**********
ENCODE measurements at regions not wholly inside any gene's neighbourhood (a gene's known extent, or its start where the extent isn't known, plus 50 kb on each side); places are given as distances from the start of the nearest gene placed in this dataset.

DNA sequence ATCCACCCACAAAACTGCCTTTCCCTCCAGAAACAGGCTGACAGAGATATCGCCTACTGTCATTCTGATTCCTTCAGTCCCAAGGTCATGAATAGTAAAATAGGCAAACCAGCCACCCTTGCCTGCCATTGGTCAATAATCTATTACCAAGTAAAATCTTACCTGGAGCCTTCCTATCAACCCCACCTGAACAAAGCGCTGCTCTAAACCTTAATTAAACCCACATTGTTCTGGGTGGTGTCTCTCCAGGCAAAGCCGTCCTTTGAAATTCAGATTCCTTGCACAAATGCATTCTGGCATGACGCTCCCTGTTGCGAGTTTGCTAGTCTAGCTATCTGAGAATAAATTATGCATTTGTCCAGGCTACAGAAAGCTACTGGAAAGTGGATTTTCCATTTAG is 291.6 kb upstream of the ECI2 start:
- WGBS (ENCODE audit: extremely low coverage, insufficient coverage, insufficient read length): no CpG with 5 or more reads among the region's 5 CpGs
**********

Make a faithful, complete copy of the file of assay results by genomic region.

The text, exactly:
ENCODE measurements at regions not wholly inside any gene's neighbourhood (a gene's known extent, or its start where the extent isn't known, plus 50 kb on each side); places are given as distances from the start of the nearest gene placed in this dataset.

DNA sequence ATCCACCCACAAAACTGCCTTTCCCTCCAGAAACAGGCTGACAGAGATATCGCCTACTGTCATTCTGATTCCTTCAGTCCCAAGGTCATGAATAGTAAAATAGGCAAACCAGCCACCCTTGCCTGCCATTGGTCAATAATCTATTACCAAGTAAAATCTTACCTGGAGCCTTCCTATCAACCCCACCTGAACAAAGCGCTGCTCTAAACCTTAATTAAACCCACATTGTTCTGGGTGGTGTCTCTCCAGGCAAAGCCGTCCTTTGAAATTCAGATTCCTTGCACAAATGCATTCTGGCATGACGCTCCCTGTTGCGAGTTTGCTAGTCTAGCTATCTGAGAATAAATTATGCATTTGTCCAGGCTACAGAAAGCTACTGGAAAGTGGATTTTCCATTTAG is 291.6 kb upstream of the ECI2 start:
- WGBS (ENCODE audit: extremely low coverage, insufficient coverage, insufficient read length): no CpG with 5 or more reads among the region's 5 CpGs